Slab huts are so distinctive in Australia's vernacular architecture, and in the high country they are special indeed. Namadgi National Park is fortunate to have two intact timber slab huts. One is Orroral Homestead, and the other is Brayshaws Hut.
Brayshaws, in the ACT's deep south, is named after Davey Brayshaw. Davey was born in 1852, sixth of 14 children of ex-convict William Brayshaw and his wife Flora nee Crawford. William and Flora married in 1844 and from then until the 1950s, the family had a direct association with the Bobeyan (now unfortunately mostly spelt "Boboyan") valley. They were one of the most significant pioneer families of the ACT high country.
Slab huts are so distinctive in Australia's vernacular architecture, and in the high country they are special indeed.
As the sons grew up, some selected blocks nearby, and Davey's hut was erected in 1903. Brother Edward undoubtedly put his bush carpentry skills into the job.
Like his brother Richard, who remained at the family's Bobeyan Homestead, Davey never married. On Sundays, Davey would ride over from his hut to have lunch with Dick, and Dick would give Davey his mail. Dick also sometimes helped Davey with correspondence for Davey's literacy was limited. On August 30, 1931 Davey accidentally left his whip behind at Bobeyan, and returned next day to fetch it from Dick. About 4.15pm, 79-year-old Davey rode off with the whip toward home - and was not seen alive again.
Next evening, it was noticed that there was no light at Davey's hut, and no smoke rising from the chimney. A search was begun but was halted till daylight. Next morning at about 7.15am, as Dick rode from Bobeyan to help with the search for his brother, he proceeded along the valley and found Davey's body. Davey's horse was grazing peacefully a few metres away. The stirrup leathers were broken.
Cooma and Canberra police were contacted and Davey's body was moved to his hut, where an inquest was held by Police Magistrate J.W.T.Forrest of Canberra. Forrest found that Davey had died of shock and exposure following a fall from his horse.
He was buried in the Adaminaby Cemetery in snowy weather. In fact only through the efforts of neighbours was the undertaker able to get along the snow-covered road to Shannons Flat, en route to Adaminaby. Brayshaw's neighbours the Westermans placed a small cairn of quartz stones at the spot where he died. They can still be seen today, as can Davey's headstone in the cemetery (which unlike the old town mercifully survived inundation by Eucumbene Dam).
Davey's property was auctioned shortly after, and the new occupants were nephew Ted Brayshaw and his wife Roma, nee Oldfield. Roma recalled in the 1990s how she cooked in a camp oven, drew drinking water from a spring down the hill and did the washing at the spring, and how she and Ted hung their clothes on nails on the bedroom walls. Baby Tom slept in a cot in the corner. Slab huts were renowned for being draughty and Roma pasted newspaper on the insides of the walls to keep out those mountain winds (some of the paper survives today).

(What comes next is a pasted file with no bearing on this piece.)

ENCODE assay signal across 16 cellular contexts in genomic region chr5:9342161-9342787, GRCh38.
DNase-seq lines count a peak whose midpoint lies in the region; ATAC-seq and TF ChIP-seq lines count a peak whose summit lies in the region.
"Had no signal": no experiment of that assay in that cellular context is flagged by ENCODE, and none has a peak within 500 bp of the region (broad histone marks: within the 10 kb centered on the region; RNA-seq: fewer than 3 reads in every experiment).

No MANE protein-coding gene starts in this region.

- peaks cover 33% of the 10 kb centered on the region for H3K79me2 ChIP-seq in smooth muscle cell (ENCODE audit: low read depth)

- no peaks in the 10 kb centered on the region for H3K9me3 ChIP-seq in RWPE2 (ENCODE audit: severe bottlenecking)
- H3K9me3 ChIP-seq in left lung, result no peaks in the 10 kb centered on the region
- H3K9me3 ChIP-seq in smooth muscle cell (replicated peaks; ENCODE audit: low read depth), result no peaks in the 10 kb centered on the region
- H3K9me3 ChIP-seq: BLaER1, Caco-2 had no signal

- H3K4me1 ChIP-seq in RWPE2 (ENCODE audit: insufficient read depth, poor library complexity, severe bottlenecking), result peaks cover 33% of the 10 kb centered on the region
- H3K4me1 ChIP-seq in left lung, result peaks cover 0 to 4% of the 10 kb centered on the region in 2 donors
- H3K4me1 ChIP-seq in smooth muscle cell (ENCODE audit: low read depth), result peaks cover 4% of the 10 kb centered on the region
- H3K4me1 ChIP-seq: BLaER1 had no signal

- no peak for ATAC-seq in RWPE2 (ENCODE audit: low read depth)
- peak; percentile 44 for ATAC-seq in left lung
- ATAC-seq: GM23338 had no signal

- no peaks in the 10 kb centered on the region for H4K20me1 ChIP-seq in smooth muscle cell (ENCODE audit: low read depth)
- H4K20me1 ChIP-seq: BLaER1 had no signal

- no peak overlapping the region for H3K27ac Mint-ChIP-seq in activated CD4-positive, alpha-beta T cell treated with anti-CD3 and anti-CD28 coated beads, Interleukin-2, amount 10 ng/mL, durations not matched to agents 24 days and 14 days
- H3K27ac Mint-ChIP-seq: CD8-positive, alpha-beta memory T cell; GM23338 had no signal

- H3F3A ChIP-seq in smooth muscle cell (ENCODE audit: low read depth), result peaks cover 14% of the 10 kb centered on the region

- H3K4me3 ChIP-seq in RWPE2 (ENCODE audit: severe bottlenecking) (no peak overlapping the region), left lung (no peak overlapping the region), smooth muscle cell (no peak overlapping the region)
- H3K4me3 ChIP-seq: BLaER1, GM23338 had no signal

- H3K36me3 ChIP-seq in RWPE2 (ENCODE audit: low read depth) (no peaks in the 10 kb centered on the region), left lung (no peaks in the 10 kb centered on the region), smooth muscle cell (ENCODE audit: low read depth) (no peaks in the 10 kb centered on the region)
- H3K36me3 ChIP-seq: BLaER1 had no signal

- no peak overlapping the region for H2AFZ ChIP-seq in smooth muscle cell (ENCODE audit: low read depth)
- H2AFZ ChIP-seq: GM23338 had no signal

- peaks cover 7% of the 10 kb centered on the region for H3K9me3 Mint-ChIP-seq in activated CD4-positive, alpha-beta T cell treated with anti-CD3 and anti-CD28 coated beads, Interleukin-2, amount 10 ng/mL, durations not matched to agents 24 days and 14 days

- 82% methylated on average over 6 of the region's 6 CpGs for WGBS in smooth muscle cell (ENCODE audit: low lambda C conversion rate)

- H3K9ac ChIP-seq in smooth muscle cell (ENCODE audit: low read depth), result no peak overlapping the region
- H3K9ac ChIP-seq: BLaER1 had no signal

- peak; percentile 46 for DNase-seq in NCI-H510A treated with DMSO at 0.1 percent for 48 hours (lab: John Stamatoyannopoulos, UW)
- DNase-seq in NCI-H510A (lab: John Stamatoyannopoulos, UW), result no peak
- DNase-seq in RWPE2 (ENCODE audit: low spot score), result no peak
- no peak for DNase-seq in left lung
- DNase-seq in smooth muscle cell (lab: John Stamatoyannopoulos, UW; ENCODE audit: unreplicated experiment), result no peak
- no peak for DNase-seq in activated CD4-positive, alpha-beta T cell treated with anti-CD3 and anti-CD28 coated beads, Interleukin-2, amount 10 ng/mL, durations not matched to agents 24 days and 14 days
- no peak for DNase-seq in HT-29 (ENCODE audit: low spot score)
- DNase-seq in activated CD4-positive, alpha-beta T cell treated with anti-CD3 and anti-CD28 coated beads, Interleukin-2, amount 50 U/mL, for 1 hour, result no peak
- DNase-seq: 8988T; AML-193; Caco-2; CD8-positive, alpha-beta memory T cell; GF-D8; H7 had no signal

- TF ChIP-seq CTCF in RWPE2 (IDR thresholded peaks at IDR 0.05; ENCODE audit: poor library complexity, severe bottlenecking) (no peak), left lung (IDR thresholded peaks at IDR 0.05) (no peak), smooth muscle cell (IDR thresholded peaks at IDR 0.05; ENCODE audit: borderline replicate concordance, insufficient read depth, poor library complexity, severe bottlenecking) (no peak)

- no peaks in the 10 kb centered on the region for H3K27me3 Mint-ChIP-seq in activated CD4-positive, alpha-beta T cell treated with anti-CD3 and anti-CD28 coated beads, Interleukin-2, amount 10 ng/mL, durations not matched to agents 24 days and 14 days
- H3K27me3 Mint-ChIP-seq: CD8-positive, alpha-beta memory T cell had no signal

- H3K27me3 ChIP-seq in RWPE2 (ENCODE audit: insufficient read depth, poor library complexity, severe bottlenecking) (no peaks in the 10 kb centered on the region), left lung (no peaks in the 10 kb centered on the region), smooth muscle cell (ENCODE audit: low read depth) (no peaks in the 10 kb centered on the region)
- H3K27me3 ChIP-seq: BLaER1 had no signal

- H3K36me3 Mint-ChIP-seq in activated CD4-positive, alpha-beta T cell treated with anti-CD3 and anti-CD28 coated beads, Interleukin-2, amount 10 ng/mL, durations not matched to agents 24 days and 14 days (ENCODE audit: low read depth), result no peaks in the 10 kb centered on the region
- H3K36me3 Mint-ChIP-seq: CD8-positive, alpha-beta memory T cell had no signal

Ted and Roma moved to Orroral in 1935, where Ted became manager for Andy Cunningham. Brayshaws Hut now became home for Henry and Iris Curtis (Roma and Iris were sisters). The Curtises raised a family, and though Henry and Iris later moved north, Brayshaws remained in the family until resumed in the 1970s. One of son Colin's memories of life at the hut was when the 1949 snowfalls kept him and siblings Norman and Joan away from school for six weeks; the cold was so intense it killed numbers of kangaroos. Curtises had workers living with them and so they extended the hut in the late 1940s. A shearing shed erected nearby has now gone.
Resumed by the government in the years leading up to the gazettal of Namadgi's predecessor, Gudgenby Nature Reserve, Brayshaws Hut became a target for vandals. The fibro extensions built by the Curtises were soon shattered and by the late 1980s the place was a mess. Following a conservation plan written by Access Archaeology in 1990, volunteers of the Kosciuszko Huts Association, working with Namadgi staff, began the big job of saving the hut in 1991. Maurice Sexton led the volunteers and explained that the biggest problem was rotten structural timber, and the big stone fireplace leaning against the building, slowly pushing it over.
Parks backhoe operator Arthur Huxley dug a major trench to deal with the drainage problem. KHA members, in keeping with conservation practice, retained original materials where possible (like the shingles under the corrugated iron roof), and in a tradition built by the organisation, used traditional tools like broadaxes, adzes and augers to work timber used in the job. Materials were sourced by park staff.
Roma Brayshaw's memory proved excellent. When asked where the original verandah edge had been, she recalled it exactly, so that when volunteers began digging where she indicated they soon found the rotted bases of the original posts, and were able to construct the new verandah authentically.
After five years of work, the job was completed. Since then, Brayshaws Hut has received countless visitors and is now a key site on Namadgi's popular Settlers Track walk. People respect the heritage building; volunteers and park staff continue to work to maintain this valued link with our shared high-country story.
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